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Nevada Bond Rollover Allows Districts to Address Overcrowding

The overcrowded Clark County, Nev., school system could soon begin construction on seven "shovel ready" school building projects as a result of a bond rollover measure signed into law on Wednesday.

The emergency measure, signed by Gov. Brian Sandoval, will allow school districts to extend existing bonds for 10 years beyond the term approved by voters, without returning to taxpayers.

The measure has been controversial because earlier iterations included a provision that would have exempted school construction projects from the state's prevailing wage law. Democrats balked at that provision, while some Republicans saw the rollover as an additional tax that should require voter approval.

The emergency measure approved on Wednesday included only the extension of the school construction bonds.  

The Las Vegas Review Journal reports that the measure will allow school districts with growing student populations to build new schools or renovate others.

Among those that stand to benefit immediately are Clark and Washoe counties.

Officials in Washoe County, which includes the city of Reno, said that while the bill "will not cover the entirety of our funding needs, it is a major step forward for the district and, most importantly, for our children," according to KTVN.

The Clark County district, which includes Las Vegas and its suburbs, has been bursting at the seams, facing unprecedented student growth.  The New York Times last year detailed how this population spurt, fueled by Las Vegas' economic boom, has really challenged the district with teacher shortages, overcrowded classrooms, and students being taught in trailers.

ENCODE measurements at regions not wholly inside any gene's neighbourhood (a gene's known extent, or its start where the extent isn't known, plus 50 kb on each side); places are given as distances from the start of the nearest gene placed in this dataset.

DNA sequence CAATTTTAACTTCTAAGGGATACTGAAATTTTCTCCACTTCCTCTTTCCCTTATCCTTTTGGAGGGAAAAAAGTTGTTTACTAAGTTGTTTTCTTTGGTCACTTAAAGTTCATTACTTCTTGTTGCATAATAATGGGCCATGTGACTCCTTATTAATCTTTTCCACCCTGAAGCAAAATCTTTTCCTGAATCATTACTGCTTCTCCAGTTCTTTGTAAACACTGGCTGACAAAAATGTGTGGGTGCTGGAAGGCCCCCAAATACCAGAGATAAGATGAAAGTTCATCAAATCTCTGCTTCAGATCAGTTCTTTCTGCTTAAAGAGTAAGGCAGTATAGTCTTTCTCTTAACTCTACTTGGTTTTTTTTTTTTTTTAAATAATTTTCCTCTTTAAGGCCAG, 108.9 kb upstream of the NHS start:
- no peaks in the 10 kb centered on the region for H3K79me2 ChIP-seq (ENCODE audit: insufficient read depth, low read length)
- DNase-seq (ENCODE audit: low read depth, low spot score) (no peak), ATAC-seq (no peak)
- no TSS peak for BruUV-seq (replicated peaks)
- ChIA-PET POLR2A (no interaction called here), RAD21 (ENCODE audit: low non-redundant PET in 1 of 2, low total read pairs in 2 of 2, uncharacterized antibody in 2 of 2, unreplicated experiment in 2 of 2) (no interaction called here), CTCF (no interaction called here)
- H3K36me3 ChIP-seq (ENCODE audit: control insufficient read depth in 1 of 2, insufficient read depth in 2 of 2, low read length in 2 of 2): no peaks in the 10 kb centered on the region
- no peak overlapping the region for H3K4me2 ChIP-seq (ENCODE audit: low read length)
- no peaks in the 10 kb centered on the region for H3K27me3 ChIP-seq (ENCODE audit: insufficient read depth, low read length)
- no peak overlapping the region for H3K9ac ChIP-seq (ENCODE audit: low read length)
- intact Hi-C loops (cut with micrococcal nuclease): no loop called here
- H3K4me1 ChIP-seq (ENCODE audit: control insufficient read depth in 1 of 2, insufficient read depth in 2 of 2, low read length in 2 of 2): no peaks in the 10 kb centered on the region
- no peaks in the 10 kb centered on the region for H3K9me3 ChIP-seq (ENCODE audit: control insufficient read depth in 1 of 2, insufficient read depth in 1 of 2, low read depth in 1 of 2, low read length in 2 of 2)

Under a 1998 ballot measure, the district built 101 new schools, replaced 19 others, and made improvements at several others, Superintendent Pat Skorkowsky wrote in a note on the district's website last January.

"However, the bond funds have largely run out, and despite our incredible growth, [the district] does not have funding to build new schools, or renovate old ones," he wrote.

Even given those realities, voters in 2012 handily defeated a $720 million capital improvement bond measure that would have financed technology upgrades and included $669 million for school improvements and construction.  

The district has been heavily supportive of the state's bond rollover measure—though its passage appeared shaky at times, particularly because of the prevailing wage provision. 

Jim McIntosh, the district's chief financial officer, testified that the bill would allow the district to raise $850 million for school construction and renovations. The district will be able to build 12 schools to be opened in 2017, add space to 40 others and replace two of its oldest elementary schools, according to the Las Vegas Review Journal.

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